Editorial

Baked or Frozen?

Bradley P. Knight, MD, FACC, FHRS
Editor-in-Chief, EP Lab Digest

Bradley P. Knight, MD, FACC, FHRS
Editor-in-Chief, EP Lab Digest

Debate continues regarding the relative pros and cons of cryoballoon ablation (CBA) compared to point-by-point radiofrequency ablation (RFA) to achieve pulmonary vein isolation (PVI) as a treatment for paroxysmal atrial fibrillation (PAF). The potential advantages of CBA include a more uniform and wider ablation zone, single transseptal access, less endothelial disruption, and decreased procedural times. The potential disadvantages include a higher rate of phrenic nerve injury, a larger sheath size, inability to use the cryoballoon for ablation of other structures such as the cavotricuspid isthmus targeted during the same procedure, and higher costs. 

The largest, randomized trial comparing CBA to RFA — the FIRE AND ICE trial — was simultaneously published in the New England Journal of Medicine and presented on on April 4th as a Late-Breaking Clinical Trial during the American College of Cardiology’s 65th Annual Scientific Session in Chicago. The FIRE AND ICE trial was a prospective, multicenter, controlled, non-inferiority trial that compared the efficacy and safety of PVI using the Medtronic Arctic Front Cryoballoon Catheters versus the Biosense Webster THERMOCOOL® point-by-point radiofrequency ablation catheters with the CARTO® 3D mapping system in patients with medically refractory PAF. The study was funded by Medtronic, which manufactures the cryoballoon.1 A total of 762 subjects were randomized in a 1:1 ratio at 16 sites in eight countries in Europe. The primary efficacy endpoint was a creative and considerate composite of time to first documented recurrence of AF >30 sec/atrial tachycardia (AT)/atrial flutter (AFL), prescription of an antiarrhythmic drug, or re-ablation, whichever comes first with a blanking period of three months after the initial procedure. The primary safety endpoint was a composite of all-cause death, all-cause stroke/transient ischemic attack (TIA), and serious treatment-related adverse events.

The results of the study were that CBA was noninferior to RFA with respect to efficacy, and there were no significant differences in safety. The success rates at one year were nearly identical at about 65%. Ablation with the cryoballoon was faster but with slightly higher fluoroscopy times. Although there was no overall difference in the composite safety endpoint, and no statistically significant differences between specific complications rates, which were all relatively low, there was an appearance of tradeoffs. For example, there was a higher rate of phrenic nerve injury (PNI) unresolved at discharge with CBA compared to RFA (2.7% vs 0%), but a lower rate of groin complications, post-ablation ATs, and pericardial effusions with CBA.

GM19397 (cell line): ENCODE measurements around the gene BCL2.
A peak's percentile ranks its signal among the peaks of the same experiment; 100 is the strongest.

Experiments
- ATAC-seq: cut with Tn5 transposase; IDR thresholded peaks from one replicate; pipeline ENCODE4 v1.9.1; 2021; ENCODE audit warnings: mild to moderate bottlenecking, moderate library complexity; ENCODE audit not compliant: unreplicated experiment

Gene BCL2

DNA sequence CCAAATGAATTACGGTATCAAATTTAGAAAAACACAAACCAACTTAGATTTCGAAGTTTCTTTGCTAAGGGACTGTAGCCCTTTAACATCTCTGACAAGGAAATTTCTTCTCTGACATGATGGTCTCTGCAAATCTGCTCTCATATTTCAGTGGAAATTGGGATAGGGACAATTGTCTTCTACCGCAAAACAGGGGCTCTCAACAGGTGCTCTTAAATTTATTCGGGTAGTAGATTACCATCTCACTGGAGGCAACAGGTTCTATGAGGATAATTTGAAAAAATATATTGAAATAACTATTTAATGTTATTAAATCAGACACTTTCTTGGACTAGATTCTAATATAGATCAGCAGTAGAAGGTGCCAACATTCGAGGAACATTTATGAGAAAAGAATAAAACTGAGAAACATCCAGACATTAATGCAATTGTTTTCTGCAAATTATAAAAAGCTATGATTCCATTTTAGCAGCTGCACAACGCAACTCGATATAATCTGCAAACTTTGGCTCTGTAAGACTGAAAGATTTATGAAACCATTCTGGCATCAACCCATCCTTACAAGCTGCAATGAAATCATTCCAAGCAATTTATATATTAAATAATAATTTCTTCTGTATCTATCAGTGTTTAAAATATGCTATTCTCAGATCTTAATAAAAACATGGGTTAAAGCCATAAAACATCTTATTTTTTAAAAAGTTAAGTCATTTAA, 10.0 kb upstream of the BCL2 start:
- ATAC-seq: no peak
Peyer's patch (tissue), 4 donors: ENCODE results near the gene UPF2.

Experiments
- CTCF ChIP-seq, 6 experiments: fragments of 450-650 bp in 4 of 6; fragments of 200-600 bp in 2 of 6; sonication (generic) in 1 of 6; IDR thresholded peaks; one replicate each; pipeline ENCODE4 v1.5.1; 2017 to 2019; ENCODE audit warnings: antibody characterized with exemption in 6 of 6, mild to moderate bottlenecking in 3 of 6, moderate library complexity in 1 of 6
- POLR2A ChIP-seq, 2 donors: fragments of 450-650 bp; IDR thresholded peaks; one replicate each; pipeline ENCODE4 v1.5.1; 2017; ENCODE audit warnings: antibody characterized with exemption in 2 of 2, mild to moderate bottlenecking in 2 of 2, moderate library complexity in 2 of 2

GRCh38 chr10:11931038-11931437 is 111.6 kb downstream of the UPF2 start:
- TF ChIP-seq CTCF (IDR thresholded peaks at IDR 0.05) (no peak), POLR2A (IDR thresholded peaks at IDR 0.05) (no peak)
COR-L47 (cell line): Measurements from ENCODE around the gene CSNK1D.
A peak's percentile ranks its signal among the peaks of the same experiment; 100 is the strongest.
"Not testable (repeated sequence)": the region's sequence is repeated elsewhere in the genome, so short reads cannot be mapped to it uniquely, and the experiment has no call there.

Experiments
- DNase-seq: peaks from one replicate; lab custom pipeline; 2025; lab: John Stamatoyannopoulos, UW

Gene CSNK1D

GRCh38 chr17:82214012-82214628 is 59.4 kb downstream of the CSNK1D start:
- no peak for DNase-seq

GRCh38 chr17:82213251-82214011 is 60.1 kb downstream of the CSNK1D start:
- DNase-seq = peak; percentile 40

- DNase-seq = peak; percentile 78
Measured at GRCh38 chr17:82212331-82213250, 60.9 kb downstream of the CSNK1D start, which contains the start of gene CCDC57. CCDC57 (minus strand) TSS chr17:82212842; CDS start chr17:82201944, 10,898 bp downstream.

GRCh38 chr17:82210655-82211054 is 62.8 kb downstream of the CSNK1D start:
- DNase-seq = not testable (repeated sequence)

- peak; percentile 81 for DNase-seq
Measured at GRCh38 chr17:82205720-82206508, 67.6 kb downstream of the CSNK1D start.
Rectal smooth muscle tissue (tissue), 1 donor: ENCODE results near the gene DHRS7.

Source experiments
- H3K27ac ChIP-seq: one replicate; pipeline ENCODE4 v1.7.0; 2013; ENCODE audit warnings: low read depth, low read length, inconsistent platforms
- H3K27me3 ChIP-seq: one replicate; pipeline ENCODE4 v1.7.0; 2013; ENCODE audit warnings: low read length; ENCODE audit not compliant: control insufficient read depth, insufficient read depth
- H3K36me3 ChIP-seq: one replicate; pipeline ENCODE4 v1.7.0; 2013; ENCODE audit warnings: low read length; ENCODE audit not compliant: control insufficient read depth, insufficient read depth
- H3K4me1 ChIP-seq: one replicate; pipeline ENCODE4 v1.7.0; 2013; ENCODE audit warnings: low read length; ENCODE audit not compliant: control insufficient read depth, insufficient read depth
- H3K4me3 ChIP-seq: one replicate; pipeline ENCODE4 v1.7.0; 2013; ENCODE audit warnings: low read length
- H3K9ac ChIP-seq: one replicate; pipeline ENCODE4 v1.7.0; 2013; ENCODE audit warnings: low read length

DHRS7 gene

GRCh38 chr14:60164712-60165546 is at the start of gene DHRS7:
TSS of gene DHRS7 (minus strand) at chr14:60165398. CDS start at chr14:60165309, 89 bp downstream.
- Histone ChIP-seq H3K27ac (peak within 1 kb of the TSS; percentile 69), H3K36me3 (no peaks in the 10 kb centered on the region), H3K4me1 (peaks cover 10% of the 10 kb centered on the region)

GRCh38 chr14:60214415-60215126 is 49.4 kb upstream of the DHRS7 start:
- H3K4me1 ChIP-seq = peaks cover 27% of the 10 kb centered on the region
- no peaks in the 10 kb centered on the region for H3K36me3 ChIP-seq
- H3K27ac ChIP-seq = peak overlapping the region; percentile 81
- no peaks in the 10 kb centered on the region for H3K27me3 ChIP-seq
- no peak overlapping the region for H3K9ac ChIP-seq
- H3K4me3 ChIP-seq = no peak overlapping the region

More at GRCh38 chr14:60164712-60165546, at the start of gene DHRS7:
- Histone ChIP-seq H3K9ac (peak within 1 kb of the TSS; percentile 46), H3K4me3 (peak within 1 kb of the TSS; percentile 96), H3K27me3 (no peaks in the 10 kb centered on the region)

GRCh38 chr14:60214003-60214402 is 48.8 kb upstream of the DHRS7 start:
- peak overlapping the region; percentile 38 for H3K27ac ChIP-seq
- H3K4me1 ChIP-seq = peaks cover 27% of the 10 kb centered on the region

One limitation of FIRE AND ICE is that this study, like most AF ablation trials, includes a 90-day blanking period. Although there is logic behind this trial design to allow for a healing phase after the procedure, there is a sense by most electrophysiologists familiar with both technologies and data from several publications that the incidence of post-ablation ATs during the blanking period is much lower after CBA compared to RFA. These tachycardias during the first few weeks after ablation can be difficult to manage and can lead to a bad patient experience, but are not accounted for in the efficacy analyses of these studies. Future trials should consider post-ablation ATs in the blanking period as part of the composite complication endpoint.

Another limitation of the trial was that the ablation technology evolved during the study; improvements in the ablation tools resulted in use of Biosense Webster’s THERMOCOOL SMARTTOUCH® catheter with contact force sensing in about one-quarter of the RFA cases, and use of the second-generation cryoballoon in about three-quarters of the CBA cases. The authors attempted to account for this shift by performing additional analyses of the efficacy performance data based on catheter type, but failed to detect any statistically significant differences. This may have been due to smaller sample sizes of each group, because visually, the curves representing failure rates suggest that the addition of contact force had no benefit on efficacy in the RFA group, but use of the second-generation cryoballoon may have improved efficacy in the CBA group. 

The FIRE AND ICE study is a landmark trial and establishes CBA as good an ablation tool as RFA for patients with PAF. However, based on these results, those who currently have a preference between burning or freezing will likely not change their minds, and the debate will continue as to whether, with currently available technology, CBA is better than RFA or not.

Reference

  1. Kuck KH, Brugada J, Fürnkranz A, et al. Cryoballoon or radiofrequency ablation for paroxysmal atrial fibrillation. N Engl J Med. 2016 Apr 4. [E-pub ahead of print]